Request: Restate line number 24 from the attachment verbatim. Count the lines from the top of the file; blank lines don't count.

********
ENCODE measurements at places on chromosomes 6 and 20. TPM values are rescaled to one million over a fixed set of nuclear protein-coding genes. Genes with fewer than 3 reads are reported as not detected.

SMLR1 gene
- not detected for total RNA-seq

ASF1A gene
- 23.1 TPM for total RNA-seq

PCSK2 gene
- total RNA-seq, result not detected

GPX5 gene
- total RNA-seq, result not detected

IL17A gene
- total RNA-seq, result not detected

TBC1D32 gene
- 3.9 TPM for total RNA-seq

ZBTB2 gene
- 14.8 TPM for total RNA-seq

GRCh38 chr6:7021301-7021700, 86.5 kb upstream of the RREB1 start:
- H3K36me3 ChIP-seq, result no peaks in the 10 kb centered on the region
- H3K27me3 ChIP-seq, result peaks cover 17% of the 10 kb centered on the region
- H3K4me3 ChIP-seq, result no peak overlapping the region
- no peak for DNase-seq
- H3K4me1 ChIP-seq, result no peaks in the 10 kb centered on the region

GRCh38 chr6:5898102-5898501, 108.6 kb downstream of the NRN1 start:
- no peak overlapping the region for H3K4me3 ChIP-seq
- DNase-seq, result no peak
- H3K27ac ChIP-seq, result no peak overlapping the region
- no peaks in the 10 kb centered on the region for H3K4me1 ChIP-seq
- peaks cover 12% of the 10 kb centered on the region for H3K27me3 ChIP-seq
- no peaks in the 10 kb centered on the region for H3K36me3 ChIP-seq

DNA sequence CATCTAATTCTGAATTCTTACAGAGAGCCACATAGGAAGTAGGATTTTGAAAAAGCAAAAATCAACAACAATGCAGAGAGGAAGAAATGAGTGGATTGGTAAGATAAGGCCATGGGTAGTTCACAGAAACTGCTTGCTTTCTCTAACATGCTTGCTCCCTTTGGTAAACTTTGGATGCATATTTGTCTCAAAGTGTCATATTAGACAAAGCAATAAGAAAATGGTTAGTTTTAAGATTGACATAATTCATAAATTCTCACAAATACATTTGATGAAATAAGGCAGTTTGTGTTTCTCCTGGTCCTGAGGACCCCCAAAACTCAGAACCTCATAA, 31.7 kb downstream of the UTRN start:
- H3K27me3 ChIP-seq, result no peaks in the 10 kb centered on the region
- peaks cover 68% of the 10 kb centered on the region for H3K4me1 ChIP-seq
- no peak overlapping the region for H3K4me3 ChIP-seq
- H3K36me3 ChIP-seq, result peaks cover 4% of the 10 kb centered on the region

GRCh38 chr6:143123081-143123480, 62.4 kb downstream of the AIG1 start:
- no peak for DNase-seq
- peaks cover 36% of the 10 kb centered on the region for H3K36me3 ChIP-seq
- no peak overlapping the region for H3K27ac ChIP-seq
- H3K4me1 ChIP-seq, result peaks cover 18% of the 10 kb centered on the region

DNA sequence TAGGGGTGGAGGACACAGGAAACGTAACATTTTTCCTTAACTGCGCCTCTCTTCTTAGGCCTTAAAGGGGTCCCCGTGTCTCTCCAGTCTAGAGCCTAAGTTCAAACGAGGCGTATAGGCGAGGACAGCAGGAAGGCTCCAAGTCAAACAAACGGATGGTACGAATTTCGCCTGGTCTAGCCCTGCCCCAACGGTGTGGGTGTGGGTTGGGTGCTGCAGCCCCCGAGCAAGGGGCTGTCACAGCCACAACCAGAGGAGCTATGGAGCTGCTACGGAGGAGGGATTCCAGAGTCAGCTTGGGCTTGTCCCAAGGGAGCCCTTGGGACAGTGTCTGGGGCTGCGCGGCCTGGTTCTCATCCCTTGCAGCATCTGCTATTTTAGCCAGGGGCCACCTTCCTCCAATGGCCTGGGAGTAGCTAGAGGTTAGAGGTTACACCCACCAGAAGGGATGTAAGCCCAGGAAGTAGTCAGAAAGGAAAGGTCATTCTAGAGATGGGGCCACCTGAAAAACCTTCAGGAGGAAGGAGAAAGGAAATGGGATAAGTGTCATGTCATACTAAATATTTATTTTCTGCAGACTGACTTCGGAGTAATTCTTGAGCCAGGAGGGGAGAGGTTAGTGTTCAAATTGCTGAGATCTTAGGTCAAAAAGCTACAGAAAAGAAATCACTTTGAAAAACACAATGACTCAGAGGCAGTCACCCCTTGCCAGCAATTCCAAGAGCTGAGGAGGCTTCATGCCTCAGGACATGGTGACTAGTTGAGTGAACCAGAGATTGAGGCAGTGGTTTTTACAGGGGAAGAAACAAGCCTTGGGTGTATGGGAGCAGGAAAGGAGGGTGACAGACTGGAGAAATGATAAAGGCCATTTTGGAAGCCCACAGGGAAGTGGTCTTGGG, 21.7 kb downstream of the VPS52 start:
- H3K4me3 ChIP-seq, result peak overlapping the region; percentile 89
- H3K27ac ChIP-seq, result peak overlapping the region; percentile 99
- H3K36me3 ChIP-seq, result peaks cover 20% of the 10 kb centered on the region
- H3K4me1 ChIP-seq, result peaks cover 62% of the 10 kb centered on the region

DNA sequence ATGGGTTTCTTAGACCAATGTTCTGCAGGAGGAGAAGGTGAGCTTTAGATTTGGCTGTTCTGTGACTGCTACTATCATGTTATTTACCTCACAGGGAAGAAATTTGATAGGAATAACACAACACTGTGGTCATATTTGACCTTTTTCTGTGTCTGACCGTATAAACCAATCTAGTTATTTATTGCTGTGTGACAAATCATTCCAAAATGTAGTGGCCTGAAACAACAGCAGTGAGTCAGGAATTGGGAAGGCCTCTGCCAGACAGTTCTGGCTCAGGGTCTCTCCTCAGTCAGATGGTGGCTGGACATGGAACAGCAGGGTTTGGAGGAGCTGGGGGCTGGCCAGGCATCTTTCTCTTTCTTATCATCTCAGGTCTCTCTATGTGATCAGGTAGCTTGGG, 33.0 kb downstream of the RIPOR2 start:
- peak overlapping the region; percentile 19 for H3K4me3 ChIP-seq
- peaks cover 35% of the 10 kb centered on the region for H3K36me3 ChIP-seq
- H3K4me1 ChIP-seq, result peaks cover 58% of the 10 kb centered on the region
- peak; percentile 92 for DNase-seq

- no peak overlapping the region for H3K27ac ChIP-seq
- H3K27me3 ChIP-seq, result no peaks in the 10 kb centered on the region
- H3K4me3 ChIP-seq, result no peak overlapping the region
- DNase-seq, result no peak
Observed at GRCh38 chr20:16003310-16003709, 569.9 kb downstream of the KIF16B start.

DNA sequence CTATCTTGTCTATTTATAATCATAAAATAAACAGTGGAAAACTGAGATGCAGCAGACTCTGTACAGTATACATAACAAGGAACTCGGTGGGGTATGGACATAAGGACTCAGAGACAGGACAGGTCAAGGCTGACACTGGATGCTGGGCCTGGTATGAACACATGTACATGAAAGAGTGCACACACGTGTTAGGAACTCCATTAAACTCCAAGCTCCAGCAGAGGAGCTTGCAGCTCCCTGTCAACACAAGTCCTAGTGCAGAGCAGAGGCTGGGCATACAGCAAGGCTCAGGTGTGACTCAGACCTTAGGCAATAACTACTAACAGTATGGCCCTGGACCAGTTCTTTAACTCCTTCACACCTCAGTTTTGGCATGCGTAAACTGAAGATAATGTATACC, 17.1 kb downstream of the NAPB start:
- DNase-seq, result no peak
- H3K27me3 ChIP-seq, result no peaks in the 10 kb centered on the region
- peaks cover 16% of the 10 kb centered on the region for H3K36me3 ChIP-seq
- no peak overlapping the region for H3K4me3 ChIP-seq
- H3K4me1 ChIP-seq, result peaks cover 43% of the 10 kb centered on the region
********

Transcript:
- DNase-seq, result no peak